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Poll: Most Greeks Dissatisfied With Government Performance

Associated Press
Monday April 27, 2015 6:08 AM

ATHENS, Greece (AP) — A small majority of Greeks are dissatisfied with the new government's performance, and half want it to compromise with its European creditors if current tortuous bailout negotiations do not progress, a poll published over the weekend showed.

The results indicate Greeks would tolerate or even welcome a break with the government's election promises to not accept the kind of budget-cutting reforms creditors demand in exchange for loans, if it means a deal is creditors.

With public coffers running dry, a collapse in talks could lead to government restrictions on banking transactions, a sovereign default and eventually even the country's exit from the eurozone.

The poll, carried out by ALCO for the Proto Thema Sunday newspaper, found 52 percent were not satisfied with the government's performance since its Jan. 25 election win, compared to 39 percent who were. If creditors don't accept Greece's proposals, 50 percent want the government to compromise and 36 percent want a rupture.

The ratings showed a significant drop in popularity for the government, a coalition between the radical left Syriza party and the small nationalist Independent Greeks. In a February poll by Metron Analysis, 68 percent of respondents had said they were satisfied with the government's handling of the negotiations, compared to 23 percent who objected.

Despite the fall, Syriza still enjoys a comfortable lead over its main rival, the conservative New Democracy party — 33.3 percent of voters favor it against 20.2 percent.

Although the country's finance minister, Yanis Varoufakis, has come under fire from European officials — most recently at a meeting of eurozone finance ministers on Friday — at home his popularity remains high. Fifty-five percent said they have a positive view of him versus 36 percent with a negative view.

Government officials in Athens insisted Varoufakis was the target of a deliberate smear campaign by the international press, and insisted he enjoyed the government's full support.

However, they also announced changes to Greece's bailout negotiating teams.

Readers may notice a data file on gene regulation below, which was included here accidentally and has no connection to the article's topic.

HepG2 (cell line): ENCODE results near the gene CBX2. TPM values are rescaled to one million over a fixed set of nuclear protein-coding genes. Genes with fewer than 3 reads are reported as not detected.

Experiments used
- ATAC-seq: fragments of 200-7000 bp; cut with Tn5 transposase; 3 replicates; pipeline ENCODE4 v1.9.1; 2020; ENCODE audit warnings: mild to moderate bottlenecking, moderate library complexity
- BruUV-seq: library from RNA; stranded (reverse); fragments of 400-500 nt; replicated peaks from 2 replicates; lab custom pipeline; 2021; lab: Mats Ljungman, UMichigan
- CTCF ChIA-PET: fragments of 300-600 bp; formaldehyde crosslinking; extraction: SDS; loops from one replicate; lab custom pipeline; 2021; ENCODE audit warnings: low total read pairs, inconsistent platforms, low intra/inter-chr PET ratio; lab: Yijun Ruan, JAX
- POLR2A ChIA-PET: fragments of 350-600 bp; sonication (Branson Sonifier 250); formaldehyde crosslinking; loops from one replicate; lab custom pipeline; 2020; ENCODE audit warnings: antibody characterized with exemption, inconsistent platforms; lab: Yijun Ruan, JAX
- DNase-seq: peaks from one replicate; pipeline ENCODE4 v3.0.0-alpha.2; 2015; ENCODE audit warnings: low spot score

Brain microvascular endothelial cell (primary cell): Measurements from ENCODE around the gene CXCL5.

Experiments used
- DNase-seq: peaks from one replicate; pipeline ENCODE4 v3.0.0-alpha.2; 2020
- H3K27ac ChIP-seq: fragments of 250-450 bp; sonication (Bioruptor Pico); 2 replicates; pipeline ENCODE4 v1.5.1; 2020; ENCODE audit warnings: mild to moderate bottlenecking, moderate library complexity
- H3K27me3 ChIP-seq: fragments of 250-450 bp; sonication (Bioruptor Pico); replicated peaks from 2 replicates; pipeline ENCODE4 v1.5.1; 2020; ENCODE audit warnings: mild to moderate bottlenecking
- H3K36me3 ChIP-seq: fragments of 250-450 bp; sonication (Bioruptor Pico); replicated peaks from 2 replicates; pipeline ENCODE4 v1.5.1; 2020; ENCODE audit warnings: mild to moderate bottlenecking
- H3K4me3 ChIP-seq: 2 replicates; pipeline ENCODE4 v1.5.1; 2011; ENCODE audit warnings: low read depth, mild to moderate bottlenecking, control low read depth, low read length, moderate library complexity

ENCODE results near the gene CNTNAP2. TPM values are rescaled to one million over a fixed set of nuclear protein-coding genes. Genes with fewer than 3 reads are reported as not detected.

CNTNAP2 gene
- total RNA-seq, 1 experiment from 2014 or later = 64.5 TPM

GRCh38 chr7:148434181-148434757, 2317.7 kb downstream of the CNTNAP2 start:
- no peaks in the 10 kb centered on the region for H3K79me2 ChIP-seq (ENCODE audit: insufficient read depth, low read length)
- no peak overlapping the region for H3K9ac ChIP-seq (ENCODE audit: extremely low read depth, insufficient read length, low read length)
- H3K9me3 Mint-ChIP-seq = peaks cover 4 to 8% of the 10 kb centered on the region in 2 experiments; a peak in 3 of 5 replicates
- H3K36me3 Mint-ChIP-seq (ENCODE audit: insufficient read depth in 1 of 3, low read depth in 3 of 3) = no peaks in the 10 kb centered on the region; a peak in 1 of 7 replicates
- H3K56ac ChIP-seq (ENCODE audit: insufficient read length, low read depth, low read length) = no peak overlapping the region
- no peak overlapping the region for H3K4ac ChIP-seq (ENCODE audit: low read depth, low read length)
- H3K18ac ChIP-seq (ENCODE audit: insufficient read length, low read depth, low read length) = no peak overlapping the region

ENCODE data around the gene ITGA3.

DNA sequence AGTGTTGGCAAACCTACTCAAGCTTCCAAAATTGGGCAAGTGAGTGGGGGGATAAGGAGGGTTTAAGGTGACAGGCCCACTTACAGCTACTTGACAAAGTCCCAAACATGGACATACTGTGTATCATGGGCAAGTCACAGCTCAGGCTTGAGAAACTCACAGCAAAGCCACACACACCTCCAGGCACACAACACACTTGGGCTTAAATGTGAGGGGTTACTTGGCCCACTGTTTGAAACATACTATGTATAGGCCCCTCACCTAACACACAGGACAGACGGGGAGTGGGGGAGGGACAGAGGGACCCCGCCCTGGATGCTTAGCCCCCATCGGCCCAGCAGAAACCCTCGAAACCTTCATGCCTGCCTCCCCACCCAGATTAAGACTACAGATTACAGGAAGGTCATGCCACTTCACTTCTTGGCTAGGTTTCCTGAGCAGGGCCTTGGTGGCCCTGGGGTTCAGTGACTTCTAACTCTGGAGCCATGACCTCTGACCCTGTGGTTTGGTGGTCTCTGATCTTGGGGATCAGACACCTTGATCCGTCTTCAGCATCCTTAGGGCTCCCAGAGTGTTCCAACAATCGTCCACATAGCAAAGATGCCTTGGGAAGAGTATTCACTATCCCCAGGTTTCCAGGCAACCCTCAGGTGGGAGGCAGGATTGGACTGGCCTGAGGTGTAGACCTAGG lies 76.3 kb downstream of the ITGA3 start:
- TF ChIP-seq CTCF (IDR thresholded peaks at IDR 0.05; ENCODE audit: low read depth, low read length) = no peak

Varoufakis will head a political team but Euclid Tsakalotos, who is minister of international financial relations and is part of the foreign ministry, will handle its coordination, a government official said.

The decisions were taken at a Sunday meeting with Tsipras, the official said.

A separate coordination team, led by Government Secretary General Spyros Sagias, will be created to support technical talks in Athens, while the finance ministry's general secretary for fiscal planning, Nikos Theoharakis, was tasked with designing a plan for the growth of Greece's economy.

The official spoke on condition of anonymity in line with government regulations.

Prime Minister Alexis Tsipras won this year's early general election on promises to repeal deeply resented austerity measures, including pension cuts and tax increases, which came as a condition for Greece's two international bailouts, worth a total of 240 billion euros, from other eurozone countries and the International Monetary Fund.

But Greece has grown isolated in its negotiations, and has riled its creditors with what European officials have said is its intransigence and lack of progress in proposing reforms. Under a four-month bailout extension, it had until April 30 to come up with acceptable reforms so creditors can unlock the final 7.2 billion euro ($7.8 billion) loan installment.

"Our intention is to keep Greece in the eurozone," German Finance Ministry spokesman Martin Jaeger said in Berlin.

"But I would like to point out again that the ball is definitely in the Greeks' court. We are waiting for proposals. We have been waiting for weeks. That is somewhat frustrating, but we are patient."

The poll, conducted April 20-23, had a margin of error of 3.1 percent and questioned 1,000 people nationwide.

Geir Moulson in Berlin contributed

Copyright © 2015 theguardian.com. All rights reserved.



Disclaimer: The views expressed in this article are those of the author and may not reflect those of Kitco Metals Inc. The author has made every effort to ensure accuracy of information provided; however, neither Kitco Metals Inc. nor the author can guarantee such accuracy. This article is strictly for informational purposes only. It is not a solicitation to make any exchange in precious metal products, commodities, securities or other financial instruments. Kitco Metals Inc. and the author of this article do not accept culpability for losses and/ or damages arising from the use of this publication.
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